Award-winning writer and producer Shonda Rhimes is one of the most influential women in Hollywood. She is best known for creating and producing 'Grey's Anatomy,’ a culturally diverse TV show that drew a dedicated audience of nearly twenty million viewers. But over the years Rhimes has electrified the television landscape with a series of rich, knockout dramas featuring diverse people of color. For her work, Rhimes has received numerous honors including the prestigious Peabody Award. Then in 2013, she was appointed by President Obama to serve as Trustee for the John F. Kennedy Center for the Performing Arts.

After growing up in an academic household, Rhimes got her start as a writer at Dartmouth College. While she worked on her degree in English and creative writing, Rhimes also wrote articles for the college newspaper. As a member of the Black Underground Theater Association at Dartmouth, she also directed and performed in student plays. Mara Sabinson, a drama professor at the College, recalled being impressed with the leadership skills Rhimes displayed at such a young age. "What I remember most was how respected Shonda was among her peers," Sabinson said of the prolific writer, who would later be named by TIME magazine as one of the 100 most influential people in the world.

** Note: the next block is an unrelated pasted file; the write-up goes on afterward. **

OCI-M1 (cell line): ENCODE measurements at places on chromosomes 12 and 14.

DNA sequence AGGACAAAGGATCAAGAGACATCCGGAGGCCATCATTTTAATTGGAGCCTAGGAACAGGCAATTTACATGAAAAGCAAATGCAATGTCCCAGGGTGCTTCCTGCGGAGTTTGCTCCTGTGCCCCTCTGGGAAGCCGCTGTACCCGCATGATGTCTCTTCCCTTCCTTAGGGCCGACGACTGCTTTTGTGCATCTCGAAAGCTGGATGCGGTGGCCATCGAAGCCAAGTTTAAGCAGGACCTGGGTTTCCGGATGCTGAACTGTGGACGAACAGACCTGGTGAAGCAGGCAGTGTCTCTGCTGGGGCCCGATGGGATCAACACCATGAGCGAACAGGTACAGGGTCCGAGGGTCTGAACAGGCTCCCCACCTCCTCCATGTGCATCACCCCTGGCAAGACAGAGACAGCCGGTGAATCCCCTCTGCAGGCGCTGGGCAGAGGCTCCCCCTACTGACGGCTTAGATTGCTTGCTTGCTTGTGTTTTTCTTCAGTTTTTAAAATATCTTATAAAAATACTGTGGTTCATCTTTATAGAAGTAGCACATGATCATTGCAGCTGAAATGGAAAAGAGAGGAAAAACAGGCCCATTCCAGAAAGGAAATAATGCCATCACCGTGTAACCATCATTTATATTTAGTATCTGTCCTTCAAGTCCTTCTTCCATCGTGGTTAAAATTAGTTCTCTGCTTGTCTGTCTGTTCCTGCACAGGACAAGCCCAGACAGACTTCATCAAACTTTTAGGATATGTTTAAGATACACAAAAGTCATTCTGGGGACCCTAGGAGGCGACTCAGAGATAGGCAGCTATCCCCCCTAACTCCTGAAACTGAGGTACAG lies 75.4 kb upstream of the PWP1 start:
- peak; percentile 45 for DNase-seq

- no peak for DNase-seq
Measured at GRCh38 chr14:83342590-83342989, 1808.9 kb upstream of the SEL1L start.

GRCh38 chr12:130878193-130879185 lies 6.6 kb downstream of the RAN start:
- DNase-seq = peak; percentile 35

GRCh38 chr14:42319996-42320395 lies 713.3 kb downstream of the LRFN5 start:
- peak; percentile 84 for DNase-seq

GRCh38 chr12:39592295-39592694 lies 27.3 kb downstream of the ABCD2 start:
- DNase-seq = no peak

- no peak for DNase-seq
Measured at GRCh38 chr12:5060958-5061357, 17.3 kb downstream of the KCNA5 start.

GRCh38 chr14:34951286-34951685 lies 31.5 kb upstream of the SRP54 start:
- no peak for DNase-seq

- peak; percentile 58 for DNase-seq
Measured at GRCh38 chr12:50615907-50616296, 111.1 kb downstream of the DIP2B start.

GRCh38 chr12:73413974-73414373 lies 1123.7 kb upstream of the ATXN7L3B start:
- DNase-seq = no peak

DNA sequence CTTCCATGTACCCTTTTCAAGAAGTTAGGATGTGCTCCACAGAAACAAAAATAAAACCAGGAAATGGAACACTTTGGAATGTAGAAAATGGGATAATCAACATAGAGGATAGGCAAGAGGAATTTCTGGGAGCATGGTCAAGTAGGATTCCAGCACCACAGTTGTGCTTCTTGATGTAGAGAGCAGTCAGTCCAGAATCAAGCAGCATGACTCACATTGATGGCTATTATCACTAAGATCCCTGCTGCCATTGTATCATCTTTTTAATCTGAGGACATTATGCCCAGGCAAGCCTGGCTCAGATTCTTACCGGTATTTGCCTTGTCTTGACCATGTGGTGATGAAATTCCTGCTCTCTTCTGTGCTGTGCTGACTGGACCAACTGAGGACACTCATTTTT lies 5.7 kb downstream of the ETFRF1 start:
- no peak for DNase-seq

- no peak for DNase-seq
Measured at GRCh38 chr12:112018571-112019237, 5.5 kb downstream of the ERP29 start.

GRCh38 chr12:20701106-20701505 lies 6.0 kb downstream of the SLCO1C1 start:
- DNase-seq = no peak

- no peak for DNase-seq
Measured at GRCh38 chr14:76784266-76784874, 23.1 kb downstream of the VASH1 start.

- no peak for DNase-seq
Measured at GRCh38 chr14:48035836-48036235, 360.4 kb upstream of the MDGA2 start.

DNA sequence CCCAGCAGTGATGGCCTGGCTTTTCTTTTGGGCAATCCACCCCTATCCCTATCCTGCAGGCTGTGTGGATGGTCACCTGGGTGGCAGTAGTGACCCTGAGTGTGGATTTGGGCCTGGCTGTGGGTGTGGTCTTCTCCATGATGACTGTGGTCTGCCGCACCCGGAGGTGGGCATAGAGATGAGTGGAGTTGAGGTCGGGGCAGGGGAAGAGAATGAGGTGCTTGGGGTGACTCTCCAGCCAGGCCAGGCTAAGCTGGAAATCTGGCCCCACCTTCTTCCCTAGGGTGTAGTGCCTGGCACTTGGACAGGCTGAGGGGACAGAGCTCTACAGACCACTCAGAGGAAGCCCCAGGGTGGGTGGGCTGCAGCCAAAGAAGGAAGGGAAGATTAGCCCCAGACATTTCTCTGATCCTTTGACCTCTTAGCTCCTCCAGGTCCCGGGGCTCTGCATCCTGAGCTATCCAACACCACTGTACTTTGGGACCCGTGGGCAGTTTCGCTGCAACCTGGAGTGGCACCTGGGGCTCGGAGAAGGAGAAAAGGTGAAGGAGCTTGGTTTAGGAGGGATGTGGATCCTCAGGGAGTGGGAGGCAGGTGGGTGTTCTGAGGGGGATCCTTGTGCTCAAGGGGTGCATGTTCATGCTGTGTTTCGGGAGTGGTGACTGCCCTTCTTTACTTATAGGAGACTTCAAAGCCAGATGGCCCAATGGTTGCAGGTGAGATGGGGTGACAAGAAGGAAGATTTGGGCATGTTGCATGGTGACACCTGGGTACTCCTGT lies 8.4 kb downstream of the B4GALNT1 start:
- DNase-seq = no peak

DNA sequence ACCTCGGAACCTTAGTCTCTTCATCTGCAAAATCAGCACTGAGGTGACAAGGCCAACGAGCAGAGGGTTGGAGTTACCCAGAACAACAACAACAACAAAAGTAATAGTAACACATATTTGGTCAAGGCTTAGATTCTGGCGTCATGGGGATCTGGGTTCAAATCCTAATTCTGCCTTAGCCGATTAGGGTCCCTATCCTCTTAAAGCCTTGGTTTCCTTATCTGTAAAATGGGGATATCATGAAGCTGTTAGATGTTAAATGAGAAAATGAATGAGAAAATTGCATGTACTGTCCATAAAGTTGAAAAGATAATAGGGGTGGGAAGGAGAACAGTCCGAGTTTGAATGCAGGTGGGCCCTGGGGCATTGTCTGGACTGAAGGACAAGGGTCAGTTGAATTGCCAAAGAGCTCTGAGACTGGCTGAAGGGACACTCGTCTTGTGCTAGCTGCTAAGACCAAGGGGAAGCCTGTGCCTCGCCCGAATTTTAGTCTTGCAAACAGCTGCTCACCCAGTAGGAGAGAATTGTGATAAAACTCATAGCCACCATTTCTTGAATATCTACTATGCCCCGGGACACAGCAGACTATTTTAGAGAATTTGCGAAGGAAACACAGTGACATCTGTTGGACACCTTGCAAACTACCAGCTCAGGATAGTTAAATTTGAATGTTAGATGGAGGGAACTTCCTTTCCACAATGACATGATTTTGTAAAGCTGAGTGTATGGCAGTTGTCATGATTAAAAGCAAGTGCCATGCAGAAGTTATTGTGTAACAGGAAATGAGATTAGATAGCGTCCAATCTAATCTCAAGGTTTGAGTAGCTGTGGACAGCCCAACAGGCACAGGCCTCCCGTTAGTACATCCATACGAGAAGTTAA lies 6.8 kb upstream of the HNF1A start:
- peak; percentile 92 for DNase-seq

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Since graduating in 1991, Rhimes has been vocal about her connection to her alma mater.  She credits Dartmouth for making her the fearless leader she is today (she oversees some 800 actors, writers, crew members, and producers). "One of the reasons I think I have been successful in Hollywood is because I'm always comfortable in a room full of frat guys,” Rhimes noted.  “I've never been a shrinking violet in any room, because I went to Dartmouth. Dartmouth really gave me something that I don’t think I would have had otherwise. I can run with the dogs—the big dogs—because of that."

In 2014 Rhimes returned to Dartmouth to impart her wisdom to the school's graduating students. In a very candid and entertaining commencement speech, the wildly successful writer and producer urged students to focus less on dreaming and more on doing. She was also very straight forward about her thoughts on what passes for activism today, noting that a "hashtag is not helping."

When Dartmouth's President asked if the celebrity grad would like to come back to teach at some point, Rhimes was quick to show interest, noting that her involvement with students was especially moving. In addition, as a member of the Centennial Circle of Alumnae, Rhimes has already helped raise millions of dollars for her beloved alma mater.